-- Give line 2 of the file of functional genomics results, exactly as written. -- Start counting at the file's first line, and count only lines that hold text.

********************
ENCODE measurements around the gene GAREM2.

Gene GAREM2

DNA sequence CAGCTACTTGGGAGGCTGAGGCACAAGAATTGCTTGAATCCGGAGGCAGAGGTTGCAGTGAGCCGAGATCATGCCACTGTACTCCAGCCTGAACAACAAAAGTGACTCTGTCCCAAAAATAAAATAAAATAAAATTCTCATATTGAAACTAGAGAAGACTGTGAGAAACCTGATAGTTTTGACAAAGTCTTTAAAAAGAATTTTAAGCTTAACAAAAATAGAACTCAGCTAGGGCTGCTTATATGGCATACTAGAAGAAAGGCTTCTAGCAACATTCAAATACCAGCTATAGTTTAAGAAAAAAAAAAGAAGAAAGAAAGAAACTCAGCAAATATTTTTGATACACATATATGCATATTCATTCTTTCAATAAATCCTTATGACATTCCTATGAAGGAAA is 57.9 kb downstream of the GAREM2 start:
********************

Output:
Gene GAREM2